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Ideal Guillotine

Sharpening question?

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OldMetaller15/09/2020 13:06:12
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175 forum posts
22 photos

Greetings fellow forumites, I have a friend from the world of bookbinding who has the machine in the photographs- he believes it is an Ideal guillotine, made in Germany, and some few years old.

He wants to get the blade resharpened, it is 58cm long by 9cm deep, and presumably hardened.

He may have found somewhere in Manchester who will do this -he's waiting to find out- but in the interim, he would welcome any information on this tool that forum members could provide.

Thank you ,

John.

img_0722.jpegimg_0721.jpegimg_0720.jpeg

Peter Hall15/09/2020 13:11:23
110 forum posts
1 photos

Whatever make it is, someone's removed the safety guards. surprise Use with care; it's more than capable of removing your friend's fingers, or anyone else's for that matter.

Pete

roy entwistle15/09/2020 13:33:02
1225 forum posts

I came across these guillotines some 30 or 40 years ago. Judging by the first photograph, the blade is nearing the end of it's life. The securing screws are at the top of the slots. Make sure that it is supported along it's full length when being reground or it will end up sharp at the ends but not in the middle.

Roy

Bill Phinn15/09/2020 18:06:39
348 forum posts
69 photos

John, I used to have an old manual guillotine for bookbinding, but gave it away. I didn't like the idea of it in the home.

I now only have a Victorian cast iron board chopper with a 3ft long, scissor-style blade. It won't cut paper stacks, of course, but it's indispensable for cutting hard mill board.

Like your friend, I live in Manchester. I've had my board chopper blade sharpened once - about fifteen years ago at Easicut Precision Grinding in Sharston, M22. They did a decent job. I don't know how good they are today, but your friend might try them if he hasn't already found someone else.

Bookbinders in Manchester aren't numerous. Give your friend my good wishes for success in his chosen pursuit.

Edited By Bill Phinn on 15/09/2020 18:08:56

Ian Parkin15/09/2020 18:19:02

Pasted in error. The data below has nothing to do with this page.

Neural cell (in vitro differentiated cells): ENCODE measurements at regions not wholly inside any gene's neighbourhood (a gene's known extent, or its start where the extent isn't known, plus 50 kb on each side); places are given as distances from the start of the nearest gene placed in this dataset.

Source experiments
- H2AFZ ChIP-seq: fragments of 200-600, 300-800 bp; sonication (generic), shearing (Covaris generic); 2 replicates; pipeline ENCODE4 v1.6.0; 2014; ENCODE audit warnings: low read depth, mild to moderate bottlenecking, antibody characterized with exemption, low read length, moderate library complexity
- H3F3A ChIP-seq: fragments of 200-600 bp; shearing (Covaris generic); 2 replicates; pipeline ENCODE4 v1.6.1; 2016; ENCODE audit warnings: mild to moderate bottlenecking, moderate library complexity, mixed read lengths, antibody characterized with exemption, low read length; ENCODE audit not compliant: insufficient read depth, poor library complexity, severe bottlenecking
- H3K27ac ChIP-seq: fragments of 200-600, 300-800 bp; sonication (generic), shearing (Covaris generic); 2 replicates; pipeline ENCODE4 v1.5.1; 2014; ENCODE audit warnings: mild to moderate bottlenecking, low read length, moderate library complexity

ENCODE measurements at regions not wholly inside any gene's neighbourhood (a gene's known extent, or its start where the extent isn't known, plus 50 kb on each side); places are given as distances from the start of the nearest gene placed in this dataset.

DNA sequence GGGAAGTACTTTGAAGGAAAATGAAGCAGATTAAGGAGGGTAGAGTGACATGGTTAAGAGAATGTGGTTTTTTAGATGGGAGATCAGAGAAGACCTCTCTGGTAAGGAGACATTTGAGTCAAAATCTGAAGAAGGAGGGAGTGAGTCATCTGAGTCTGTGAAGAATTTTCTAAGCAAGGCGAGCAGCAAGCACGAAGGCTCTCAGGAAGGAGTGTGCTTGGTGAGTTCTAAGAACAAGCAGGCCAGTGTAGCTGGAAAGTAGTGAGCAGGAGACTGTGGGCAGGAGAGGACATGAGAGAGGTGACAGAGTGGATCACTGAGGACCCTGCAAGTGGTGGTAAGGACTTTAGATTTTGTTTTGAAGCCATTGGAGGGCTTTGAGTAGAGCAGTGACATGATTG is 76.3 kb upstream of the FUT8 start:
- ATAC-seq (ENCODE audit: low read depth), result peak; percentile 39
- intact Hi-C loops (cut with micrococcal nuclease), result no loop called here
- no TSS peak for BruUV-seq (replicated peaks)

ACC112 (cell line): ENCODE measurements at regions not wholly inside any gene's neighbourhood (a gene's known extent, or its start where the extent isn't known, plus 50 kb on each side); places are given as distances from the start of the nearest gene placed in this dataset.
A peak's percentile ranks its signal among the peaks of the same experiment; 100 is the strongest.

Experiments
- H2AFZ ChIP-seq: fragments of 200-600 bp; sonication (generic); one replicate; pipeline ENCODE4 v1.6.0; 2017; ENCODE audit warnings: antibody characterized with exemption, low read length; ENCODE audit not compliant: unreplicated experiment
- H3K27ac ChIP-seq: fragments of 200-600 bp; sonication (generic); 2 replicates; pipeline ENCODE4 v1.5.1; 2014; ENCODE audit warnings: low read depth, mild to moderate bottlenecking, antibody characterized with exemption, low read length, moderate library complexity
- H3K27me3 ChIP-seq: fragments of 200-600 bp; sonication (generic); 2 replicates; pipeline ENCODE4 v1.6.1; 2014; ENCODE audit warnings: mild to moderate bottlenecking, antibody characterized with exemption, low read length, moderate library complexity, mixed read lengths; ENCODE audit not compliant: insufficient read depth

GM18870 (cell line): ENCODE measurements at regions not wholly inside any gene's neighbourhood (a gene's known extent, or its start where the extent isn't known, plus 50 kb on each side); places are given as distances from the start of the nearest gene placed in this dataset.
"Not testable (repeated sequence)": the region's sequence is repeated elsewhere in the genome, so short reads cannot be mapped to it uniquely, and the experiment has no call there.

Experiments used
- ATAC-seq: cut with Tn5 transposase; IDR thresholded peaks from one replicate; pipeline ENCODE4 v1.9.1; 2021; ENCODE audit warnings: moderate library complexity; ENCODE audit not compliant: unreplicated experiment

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834 forum posts
202 photos

I worked on the electric versions quite a lot in the past

the manual ones don’t really have any safety features as such

the blades are either carbon steel or high speed Steel on ideals so not hardened

anything you need to know ask away

blade sharpening at a couple of places in sheffield

Vic15/09/2020 18:25:07
2565 forum posts
16 photos

I’ve used a couple of Guillotines like that. The blades when new are extremely sharp and should be handled with great care. I bought a new blade for one of them and it wasn’t expensive.

Peter Bell15/09/2020 18:25:48
314 forum posts
146 photos

John,

If you cannot find anywhere handy Kennedy grinding have a branch at Unit 1, Bayley Industrial Estate Stalybridge SK15 1PL, they also run a collection service.

Looks in nice condition but as Roy says the mounting screws are at the end of there slots indicating the knife is worn out. Alternativly it may need adjusting and as it looks a manual machine the knife may have been dropped too low to compensate for being blunt. I've had knives which have had the holes elongated to give a bit extra life and some knives have extra holes from new. The knives are often only hardened on the cutting edge and repeated sharpening reveals a softer material and the knife goes blunt very quickly.

Peter

Vic15/09/2020 18:34:44
2565 forum posts
16 photos
Posted by Ian Parkin on 15/09/2020 18:19:02:

the manual ones don’t really have any safety features as such.